The story behind Johnny Cash’s ‘Hurt’, still the saddest music video of all time

The concept had to be completely revised as Cash's health declined

Ask someone to name a song that always has the power to reduce them to tears, and the chances are they’ll swiftly reply “Johnny Cash. Hurt.”

Most people know that it was originally an (excellent in its own right) Nine Inch Nails song, but exactly how the cover and its iconic music video were put together only adds to its resonance.

When asked if Cash could take on the song, NIN’s Trent Reznor at first said he was “flattered”, but worried that “the idea sounded a bit gimmicky” (his opinion would massively change, but we’ll get to that).

The recording went ahead, produced by super producer Rick Rubin, and was released as a single in 2003, catching the ear of respected One Hour Photo director Mark Romanek.

“I begged Rick Rubin to let me shoot something to that track,” Romanek told Dave Urbanski in ‘The Man Comes Around: The Spiritual Journey of Johnny Cash’, who was instantly enamoured of the rendition and even offered to shoot the video for free.

Universal eventually agreed to the music video, but Romanek now faced a race against time, with Cash’s health declining and the 71-year-old being unwilling to stick around in the cold Tennessee weather. He had only days to turn something around.

Original conception for the video thrown out the window, Romanek jumped on a red-eye flight to Nashville and began scouting potential filming locations, leading him to Cash’s home and museum, The House of Cash.

I cried the first time I saw it

Rick Rubin

“It had been closed for a long time,” the director recalled. “The place was in such a state of dereliction. That’s when I got the idea that maybe we could be extremely candid about the state of Johnny’s health - as candid as Johnny has always been in his songs.”

That idea would blossom into a heart-wrenching music video, that spoke about the transience of life, the gracelessness of death, the Ozymandian crumbling of an oeuvre and the decline of a genre, an era and an attitude.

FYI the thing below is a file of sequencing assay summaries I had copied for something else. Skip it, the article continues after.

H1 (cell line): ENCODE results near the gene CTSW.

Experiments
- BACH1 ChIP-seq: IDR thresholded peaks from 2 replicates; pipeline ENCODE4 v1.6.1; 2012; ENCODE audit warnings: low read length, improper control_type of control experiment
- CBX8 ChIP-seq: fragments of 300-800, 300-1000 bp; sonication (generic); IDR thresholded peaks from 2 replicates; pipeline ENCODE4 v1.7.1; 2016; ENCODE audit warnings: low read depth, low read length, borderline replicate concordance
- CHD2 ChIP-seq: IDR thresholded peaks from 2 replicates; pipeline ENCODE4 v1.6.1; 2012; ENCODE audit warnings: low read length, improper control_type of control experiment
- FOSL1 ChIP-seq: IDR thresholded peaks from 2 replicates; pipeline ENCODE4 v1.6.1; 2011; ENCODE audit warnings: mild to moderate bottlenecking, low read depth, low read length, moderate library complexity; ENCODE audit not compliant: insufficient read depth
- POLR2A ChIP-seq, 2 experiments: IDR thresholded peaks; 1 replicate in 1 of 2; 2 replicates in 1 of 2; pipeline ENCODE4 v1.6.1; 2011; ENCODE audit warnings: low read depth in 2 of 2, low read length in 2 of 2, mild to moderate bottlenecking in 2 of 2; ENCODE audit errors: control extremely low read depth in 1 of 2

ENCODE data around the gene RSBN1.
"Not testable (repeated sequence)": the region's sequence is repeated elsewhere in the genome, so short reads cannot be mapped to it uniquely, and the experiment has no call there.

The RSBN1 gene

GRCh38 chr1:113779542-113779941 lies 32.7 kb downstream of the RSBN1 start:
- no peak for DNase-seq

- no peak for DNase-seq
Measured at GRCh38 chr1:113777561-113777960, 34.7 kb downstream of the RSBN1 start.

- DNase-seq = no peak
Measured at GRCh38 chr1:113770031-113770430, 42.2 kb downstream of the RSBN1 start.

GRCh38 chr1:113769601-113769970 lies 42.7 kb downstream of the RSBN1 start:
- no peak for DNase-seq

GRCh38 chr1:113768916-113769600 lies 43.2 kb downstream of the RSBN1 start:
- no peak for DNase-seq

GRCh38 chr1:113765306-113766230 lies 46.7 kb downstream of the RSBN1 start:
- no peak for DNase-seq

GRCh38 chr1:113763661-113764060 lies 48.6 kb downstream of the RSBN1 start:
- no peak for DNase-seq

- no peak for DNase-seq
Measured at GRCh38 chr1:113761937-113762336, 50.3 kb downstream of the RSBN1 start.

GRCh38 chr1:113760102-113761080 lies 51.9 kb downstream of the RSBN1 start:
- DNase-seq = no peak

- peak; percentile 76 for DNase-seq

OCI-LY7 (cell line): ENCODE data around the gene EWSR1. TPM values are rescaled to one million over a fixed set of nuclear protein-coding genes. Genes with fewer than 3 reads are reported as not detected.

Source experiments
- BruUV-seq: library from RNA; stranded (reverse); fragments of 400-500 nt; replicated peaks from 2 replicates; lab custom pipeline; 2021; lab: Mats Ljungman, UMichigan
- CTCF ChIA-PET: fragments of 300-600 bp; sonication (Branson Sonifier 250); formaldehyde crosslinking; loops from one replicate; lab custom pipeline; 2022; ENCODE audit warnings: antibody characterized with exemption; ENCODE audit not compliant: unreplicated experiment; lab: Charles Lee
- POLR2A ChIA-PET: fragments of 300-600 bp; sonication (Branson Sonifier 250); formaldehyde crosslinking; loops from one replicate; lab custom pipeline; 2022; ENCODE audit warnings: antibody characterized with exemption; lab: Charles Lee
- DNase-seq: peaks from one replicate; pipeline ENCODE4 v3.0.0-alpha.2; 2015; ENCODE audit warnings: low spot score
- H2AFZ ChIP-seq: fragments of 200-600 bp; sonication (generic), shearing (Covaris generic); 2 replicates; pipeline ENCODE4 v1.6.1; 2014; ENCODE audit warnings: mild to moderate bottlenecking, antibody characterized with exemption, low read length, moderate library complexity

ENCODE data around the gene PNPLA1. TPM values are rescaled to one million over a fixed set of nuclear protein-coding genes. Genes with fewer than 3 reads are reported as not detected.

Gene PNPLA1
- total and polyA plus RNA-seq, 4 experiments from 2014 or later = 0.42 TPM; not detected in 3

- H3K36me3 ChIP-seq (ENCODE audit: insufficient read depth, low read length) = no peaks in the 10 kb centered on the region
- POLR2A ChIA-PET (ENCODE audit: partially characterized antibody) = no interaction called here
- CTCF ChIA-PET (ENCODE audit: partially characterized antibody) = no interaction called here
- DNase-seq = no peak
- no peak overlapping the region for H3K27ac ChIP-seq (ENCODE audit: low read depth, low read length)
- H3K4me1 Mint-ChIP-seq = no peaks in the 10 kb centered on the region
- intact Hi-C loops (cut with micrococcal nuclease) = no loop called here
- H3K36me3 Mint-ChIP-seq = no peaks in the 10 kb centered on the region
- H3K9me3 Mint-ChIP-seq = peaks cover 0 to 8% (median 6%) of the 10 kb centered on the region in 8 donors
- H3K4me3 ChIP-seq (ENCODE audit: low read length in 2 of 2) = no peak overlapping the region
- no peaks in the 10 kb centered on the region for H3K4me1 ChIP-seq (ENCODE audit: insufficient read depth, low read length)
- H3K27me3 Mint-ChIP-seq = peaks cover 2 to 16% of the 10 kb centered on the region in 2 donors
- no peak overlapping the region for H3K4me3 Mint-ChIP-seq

The ‘closed to public’ sign on the museum. The cracked platinum records. The caviar and lobster banquet with no diners. The clips from earlier in Johnny’s career. His wife June looking on. The closed piano lid.

The tears well at different times for different viewers - for me it’s always the pouring of the wine from Cash’s frail hand.

June would die three months after filming, her husband, seven.

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Rick Rubin now sees  the video as a historical document.

“I cried the first time I saw it,” he said. “If you were move to that kind of emotion in the course of a two-hour movie, it would be a great accomplishment. To do it in a four-mnute music video is shocking.”

Reznor was sent the video while in the studio with Rage Against the Machine’s Zach De La Rocha, and, when the pair sat down to watch it, any doubts he had about the cover were long gone.

“We were in the studio, getting ready to work and I popped it in,” he recalled. “By the end I was really on the verge of tears…there was just dead silence. There was, like, this moist clearing of our throats and then, ‘Uh, okay, let’s get some coffee.’”

A sad footnote to a sad story, Cash’s home of nearly 30 years in which the video was shot, burned down in 2007.

@christophhooton

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